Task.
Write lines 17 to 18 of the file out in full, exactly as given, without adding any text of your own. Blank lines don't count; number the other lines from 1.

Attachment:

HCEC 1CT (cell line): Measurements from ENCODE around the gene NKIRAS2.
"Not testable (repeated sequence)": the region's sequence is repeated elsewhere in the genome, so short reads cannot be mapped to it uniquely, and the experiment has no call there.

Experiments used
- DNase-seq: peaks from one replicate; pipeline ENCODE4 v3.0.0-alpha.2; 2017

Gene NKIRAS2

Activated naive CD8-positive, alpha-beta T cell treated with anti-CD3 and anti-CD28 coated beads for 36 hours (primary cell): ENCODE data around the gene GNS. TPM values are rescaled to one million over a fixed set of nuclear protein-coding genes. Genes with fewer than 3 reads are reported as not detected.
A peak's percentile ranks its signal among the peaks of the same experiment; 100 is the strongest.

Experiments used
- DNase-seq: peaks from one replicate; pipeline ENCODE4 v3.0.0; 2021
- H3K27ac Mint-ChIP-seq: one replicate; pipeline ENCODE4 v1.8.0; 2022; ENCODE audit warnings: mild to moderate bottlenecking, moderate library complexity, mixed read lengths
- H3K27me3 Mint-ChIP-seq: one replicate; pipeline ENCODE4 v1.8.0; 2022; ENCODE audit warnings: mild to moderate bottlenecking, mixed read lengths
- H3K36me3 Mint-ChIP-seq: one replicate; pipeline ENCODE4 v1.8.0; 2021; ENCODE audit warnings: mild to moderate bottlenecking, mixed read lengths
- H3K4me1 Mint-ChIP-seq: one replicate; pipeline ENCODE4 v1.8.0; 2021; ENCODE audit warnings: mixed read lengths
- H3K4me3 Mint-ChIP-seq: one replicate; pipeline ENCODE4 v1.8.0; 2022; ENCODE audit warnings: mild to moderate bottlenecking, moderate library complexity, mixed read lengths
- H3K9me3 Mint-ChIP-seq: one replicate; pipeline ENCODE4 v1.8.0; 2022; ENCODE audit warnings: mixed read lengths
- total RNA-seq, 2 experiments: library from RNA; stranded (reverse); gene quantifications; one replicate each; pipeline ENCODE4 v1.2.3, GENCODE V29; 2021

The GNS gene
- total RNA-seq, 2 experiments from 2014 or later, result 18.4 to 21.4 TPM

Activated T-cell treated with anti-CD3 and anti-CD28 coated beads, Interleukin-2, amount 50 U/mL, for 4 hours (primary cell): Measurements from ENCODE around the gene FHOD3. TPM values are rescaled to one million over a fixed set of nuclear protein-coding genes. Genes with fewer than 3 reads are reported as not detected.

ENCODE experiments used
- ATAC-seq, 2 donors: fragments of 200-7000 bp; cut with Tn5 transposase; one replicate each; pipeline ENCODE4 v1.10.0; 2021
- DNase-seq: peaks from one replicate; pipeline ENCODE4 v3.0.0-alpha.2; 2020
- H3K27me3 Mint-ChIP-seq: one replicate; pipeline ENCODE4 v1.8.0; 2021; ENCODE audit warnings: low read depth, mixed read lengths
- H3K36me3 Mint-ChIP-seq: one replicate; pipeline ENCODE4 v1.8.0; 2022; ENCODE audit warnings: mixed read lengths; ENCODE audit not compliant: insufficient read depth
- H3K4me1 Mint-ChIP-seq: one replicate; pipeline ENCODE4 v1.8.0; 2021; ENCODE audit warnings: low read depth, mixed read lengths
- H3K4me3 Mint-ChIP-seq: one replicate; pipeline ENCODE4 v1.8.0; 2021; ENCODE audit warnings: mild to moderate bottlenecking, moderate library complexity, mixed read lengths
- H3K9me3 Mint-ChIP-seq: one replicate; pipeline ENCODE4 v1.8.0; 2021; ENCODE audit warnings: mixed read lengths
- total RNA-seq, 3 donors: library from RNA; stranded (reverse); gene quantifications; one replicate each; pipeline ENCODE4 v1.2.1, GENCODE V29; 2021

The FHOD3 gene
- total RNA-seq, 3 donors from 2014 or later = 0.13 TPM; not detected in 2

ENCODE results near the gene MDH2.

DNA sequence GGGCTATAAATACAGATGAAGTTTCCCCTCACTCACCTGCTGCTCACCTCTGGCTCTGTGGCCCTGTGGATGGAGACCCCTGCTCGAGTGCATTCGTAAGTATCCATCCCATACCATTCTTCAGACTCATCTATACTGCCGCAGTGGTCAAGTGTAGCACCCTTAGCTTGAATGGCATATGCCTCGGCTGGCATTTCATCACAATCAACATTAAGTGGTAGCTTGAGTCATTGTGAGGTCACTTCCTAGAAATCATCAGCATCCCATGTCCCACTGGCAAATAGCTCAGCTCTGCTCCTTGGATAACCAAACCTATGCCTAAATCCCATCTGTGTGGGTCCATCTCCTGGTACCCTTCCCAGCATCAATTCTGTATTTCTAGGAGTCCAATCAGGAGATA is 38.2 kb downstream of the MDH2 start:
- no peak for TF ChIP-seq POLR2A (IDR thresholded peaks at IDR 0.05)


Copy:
The GNS gene
- total RNA-seq, 2 experiments from 2014 or later, result 18.4 to 21.4 TPM